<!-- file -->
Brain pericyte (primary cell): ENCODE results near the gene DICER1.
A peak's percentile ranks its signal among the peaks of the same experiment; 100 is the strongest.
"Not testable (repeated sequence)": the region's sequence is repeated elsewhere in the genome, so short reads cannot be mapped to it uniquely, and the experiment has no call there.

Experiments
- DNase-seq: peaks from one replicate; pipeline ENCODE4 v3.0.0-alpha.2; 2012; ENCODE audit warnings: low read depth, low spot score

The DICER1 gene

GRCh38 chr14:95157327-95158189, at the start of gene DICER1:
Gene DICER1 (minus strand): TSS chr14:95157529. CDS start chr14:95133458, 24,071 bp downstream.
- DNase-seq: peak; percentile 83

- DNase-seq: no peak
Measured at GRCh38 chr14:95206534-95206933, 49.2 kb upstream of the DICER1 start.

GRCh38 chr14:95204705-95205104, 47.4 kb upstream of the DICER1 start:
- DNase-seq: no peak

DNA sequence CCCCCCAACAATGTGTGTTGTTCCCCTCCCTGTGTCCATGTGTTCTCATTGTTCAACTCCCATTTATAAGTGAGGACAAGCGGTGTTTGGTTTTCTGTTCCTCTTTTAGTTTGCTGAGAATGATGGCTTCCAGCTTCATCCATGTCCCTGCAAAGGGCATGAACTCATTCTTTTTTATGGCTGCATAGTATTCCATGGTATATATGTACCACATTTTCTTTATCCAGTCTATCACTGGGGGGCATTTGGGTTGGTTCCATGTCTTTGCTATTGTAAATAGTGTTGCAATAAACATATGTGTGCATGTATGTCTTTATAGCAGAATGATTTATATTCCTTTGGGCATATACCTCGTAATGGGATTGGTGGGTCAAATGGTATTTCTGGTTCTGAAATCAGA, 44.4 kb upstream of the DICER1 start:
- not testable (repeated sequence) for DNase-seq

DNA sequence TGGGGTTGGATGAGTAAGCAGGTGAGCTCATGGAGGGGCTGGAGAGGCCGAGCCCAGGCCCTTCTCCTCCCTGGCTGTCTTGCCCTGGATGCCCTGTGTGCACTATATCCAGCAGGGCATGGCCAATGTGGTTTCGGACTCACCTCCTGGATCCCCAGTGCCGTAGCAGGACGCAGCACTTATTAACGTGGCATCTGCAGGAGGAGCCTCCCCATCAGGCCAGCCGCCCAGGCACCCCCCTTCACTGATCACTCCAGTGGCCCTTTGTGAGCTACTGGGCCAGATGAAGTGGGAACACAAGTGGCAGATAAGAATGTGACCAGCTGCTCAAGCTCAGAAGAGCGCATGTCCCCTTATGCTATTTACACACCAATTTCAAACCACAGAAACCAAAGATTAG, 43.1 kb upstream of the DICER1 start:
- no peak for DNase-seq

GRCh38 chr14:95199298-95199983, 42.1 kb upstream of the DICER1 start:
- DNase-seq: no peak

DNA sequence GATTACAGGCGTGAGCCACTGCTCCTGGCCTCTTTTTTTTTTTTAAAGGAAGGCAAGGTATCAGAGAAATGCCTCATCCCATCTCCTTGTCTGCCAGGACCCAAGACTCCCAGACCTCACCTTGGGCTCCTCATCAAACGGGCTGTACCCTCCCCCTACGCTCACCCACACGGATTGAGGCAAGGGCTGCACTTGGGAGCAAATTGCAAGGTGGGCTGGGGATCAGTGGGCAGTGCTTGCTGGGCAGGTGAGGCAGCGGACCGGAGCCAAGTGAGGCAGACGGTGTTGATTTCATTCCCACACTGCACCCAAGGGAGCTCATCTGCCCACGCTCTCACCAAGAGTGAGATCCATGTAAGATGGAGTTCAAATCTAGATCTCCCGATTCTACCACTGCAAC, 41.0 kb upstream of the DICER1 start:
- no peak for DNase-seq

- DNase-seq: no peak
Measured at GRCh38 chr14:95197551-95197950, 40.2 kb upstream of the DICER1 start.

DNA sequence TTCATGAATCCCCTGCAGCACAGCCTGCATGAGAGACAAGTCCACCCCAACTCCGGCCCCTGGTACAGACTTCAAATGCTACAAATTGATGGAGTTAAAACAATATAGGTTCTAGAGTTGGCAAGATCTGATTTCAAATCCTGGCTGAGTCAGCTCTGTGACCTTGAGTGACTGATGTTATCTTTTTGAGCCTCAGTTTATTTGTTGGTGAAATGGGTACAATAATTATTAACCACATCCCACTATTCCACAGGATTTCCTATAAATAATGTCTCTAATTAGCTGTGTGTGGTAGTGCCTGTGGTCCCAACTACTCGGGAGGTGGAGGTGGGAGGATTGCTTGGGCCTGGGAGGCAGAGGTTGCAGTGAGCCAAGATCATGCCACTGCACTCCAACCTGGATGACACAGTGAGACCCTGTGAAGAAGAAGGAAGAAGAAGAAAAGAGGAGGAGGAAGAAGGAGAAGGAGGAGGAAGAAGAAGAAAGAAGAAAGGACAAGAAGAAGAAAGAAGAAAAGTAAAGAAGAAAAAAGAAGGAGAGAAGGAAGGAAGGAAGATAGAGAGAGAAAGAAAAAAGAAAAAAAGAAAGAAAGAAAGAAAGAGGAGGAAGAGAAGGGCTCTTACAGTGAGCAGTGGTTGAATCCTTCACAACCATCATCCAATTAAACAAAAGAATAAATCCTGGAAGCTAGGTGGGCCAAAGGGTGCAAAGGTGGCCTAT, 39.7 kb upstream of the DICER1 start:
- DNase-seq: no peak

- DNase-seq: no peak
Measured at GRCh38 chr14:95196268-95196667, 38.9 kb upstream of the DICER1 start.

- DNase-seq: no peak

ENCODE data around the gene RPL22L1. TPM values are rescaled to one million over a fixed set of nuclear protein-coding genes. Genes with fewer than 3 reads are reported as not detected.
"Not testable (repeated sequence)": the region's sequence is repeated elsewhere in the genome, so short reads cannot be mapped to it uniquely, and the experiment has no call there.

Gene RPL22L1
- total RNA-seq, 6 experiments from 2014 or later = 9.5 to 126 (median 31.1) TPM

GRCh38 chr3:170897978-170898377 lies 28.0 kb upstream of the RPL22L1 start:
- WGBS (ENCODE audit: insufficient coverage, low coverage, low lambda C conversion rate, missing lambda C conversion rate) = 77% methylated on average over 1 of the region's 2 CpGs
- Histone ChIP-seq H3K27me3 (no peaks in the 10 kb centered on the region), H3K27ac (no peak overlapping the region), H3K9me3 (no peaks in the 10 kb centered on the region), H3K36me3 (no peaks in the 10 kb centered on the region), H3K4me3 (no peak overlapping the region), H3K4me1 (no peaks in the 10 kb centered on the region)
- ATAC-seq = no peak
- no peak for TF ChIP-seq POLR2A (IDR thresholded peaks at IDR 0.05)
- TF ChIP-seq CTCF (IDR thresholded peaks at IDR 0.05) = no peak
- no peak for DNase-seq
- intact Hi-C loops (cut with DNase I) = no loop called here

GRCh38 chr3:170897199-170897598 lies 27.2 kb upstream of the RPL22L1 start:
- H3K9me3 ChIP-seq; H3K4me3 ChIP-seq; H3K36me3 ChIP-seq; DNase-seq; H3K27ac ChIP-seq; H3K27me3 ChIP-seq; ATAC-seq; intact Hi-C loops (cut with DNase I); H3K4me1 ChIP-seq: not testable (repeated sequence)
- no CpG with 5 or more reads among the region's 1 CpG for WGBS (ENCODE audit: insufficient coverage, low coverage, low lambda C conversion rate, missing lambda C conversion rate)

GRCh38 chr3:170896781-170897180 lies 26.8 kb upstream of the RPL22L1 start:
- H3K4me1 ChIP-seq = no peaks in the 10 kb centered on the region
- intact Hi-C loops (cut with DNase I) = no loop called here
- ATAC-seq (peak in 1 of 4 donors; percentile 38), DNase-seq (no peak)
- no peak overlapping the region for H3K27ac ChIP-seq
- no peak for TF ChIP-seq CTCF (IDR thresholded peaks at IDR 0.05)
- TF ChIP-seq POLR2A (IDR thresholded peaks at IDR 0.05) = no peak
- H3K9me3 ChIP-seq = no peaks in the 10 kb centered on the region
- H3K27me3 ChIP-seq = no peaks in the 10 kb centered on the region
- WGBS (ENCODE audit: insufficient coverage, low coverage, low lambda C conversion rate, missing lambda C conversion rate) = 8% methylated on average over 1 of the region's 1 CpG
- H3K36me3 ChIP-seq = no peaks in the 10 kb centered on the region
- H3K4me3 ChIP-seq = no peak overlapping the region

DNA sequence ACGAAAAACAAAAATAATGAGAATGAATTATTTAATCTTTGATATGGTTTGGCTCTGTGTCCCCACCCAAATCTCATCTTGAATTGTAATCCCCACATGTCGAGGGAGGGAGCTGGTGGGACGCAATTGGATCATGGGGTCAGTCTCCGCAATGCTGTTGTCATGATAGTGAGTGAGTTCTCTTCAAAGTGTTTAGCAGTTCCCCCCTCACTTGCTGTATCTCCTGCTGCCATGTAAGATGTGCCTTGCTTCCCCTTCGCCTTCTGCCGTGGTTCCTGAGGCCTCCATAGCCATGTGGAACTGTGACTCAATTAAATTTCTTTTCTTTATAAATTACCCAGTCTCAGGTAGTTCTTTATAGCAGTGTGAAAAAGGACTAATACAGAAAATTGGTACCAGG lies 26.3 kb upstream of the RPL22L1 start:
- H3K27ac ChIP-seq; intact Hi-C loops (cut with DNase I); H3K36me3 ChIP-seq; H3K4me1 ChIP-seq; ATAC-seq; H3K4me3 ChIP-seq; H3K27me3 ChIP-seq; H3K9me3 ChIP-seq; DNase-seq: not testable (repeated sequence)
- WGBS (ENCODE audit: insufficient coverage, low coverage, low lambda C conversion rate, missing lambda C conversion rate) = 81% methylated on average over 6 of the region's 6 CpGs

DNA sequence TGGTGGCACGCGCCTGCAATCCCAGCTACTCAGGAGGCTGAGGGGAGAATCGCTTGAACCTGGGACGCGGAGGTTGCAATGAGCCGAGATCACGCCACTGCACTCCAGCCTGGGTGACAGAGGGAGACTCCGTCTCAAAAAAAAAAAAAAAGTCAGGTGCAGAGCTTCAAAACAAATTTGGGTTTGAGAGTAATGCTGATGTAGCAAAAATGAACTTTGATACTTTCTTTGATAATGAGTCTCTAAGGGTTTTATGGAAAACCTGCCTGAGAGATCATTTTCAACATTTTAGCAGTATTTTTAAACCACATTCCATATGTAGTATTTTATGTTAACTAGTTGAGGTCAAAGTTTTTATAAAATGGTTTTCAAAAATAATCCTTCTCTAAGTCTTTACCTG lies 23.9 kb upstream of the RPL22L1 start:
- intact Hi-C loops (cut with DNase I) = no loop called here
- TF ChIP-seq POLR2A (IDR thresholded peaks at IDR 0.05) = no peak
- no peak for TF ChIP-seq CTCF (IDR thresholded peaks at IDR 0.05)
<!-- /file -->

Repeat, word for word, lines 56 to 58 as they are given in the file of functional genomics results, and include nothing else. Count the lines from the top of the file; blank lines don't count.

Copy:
DNA sequence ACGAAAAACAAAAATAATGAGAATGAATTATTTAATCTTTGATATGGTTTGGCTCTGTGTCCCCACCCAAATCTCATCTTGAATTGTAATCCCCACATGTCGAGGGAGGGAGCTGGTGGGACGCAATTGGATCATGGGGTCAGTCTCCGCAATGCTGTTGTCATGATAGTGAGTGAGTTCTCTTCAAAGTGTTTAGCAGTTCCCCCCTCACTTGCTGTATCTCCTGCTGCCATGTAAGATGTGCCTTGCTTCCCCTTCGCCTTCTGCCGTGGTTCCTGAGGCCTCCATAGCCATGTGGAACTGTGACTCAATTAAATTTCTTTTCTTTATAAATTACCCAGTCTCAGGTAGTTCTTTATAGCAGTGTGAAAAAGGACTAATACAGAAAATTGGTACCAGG lies 26.3 kb upstream of the RPL22L1 start:
- H3K27ac ChIP-seq; intact Hi-C loops (cut with DNase I); H3K36me3 ChIP-seq; H3K4me1 ChIP-seq; ATAC-seq; H3K4me3 ChIP-seq; H3K27me3 ChIP-seq; H3K9me3 ChIP-seq; DNase-seq: not testable (repeated sequence)
- WGBS (ENCODE audit: insufficient coverage, low coverage, low lambda C conversion rate, missing lambda C conversion rate) = 81% methylated on average over 6 of the region's 6 CpGs